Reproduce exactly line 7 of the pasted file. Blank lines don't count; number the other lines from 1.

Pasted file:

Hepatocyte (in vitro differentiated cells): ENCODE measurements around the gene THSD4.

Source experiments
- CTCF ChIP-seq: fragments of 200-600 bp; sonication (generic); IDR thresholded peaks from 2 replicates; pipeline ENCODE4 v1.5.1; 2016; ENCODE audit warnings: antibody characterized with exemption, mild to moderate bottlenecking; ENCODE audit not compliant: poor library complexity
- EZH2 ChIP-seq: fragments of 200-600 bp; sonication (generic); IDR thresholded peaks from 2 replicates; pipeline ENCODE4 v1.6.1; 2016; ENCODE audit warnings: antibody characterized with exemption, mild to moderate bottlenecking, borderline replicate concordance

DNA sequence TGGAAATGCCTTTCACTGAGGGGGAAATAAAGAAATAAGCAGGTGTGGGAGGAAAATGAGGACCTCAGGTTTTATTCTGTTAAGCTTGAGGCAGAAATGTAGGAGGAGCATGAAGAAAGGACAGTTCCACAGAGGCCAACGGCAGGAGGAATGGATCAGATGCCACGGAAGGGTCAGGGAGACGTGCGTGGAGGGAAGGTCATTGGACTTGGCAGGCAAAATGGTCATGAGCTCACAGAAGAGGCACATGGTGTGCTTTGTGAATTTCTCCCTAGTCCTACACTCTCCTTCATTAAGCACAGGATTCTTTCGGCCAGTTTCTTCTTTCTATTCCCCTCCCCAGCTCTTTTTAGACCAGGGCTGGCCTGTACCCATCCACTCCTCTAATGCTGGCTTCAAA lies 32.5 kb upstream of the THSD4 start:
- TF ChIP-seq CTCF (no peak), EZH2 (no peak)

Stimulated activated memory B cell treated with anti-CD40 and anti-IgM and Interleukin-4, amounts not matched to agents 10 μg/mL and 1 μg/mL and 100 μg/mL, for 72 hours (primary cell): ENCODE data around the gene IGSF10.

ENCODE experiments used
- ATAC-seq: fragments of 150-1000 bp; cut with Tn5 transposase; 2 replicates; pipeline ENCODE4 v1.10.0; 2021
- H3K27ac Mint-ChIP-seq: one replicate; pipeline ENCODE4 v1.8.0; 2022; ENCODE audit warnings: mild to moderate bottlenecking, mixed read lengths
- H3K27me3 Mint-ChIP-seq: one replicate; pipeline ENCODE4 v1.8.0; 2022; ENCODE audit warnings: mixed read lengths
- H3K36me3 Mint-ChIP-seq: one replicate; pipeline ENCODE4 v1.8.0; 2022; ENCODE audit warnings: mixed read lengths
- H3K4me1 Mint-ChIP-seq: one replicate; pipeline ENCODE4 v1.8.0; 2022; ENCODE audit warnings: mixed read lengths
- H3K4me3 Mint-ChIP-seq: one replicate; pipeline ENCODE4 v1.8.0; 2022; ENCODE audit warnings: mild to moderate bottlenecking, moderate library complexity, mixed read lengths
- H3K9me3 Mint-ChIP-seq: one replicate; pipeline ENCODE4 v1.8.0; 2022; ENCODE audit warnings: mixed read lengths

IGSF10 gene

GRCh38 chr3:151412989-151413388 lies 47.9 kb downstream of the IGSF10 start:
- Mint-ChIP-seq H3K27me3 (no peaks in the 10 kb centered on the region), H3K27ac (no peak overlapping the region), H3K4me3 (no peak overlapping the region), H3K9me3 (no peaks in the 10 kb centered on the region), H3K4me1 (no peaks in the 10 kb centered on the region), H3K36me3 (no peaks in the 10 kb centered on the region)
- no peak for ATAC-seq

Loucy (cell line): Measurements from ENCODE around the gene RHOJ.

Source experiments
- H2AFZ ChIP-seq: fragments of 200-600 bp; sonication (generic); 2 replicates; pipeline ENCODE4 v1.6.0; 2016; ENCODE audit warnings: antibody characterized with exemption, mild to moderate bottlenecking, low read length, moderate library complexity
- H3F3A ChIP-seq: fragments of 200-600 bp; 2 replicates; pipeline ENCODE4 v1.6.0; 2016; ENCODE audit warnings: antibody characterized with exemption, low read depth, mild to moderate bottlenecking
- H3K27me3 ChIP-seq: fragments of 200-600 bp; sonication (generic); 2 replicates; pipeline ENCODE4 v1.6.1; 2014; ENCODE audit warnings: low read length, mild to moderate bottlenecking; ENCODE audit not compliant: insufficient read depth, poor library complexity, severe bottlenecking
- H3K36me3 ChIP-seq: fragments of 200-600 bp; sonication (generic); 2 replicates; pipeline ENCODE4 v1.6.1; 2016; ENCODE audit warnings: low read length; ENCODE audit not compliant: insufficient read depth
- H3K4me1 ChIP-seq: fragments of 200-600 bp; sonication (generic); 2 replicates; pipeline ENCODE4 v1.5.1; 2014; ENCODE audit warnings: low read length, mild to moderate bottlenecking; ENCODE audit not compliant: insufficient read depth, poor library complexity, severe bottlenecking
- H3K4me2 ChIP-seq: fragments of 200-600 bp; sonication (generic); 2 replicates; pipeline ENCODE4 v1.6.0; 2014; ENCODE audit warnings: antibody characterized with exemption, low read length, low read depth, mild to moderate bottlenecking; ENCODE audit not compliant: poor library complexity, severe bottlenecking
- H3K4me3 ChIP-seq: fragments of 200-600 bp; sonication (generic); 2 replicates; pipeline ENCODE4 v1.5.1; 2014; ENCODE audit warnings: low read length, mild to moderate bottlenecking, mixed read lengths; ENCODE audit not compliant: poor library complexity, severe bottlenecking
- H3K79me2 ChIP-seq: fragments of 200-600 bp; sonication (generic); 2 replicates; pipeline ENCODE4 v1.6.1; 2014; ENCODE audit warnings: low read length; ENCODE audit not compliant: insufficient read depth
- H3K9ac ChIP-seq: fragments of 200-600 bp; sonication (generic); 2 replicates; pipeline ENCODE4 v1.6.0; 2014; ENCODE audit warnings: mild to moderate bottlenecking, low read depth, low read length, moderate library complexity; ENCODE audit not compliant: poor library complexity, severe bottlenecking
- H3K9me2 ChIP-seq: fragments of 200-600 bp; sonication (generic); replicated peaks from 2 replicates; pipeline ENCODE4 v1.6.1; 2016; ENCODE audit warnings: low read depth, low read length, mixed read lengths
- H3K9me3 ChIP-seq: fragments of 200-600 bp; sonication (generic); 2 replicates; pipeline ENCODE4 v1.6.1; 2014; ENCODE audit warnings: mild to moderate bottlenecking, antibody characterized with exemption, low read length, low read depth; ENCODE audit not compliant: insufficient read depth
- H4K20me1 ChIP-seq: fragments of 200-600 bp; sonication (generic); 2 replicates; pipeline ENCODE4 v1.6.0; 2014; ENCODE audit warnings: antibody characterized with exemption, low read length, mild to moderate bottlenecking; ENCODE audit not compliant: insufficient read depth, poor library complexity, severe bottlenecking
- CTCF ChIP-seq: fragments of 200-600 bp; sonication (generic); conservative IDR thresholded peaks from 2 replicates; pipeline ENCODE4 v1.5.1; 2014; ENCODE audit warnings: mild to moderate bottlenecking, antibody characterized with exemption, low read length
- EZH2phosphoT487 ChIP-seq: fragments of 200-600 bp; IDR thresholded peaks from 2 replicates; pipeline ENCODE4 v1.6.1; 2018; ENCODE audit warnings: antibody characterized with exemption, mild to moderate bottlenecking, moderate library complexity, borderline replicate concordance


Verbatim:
Stimulated activated memory B cell treated with anti-CD40 and anti-IgM and Interleukin-4, amounts not matched to agents 10 μg/mL and 1 μg/mL and 100 μg/mL, for 72 hours (primary cell): ENCODE data around the gene IGSF10.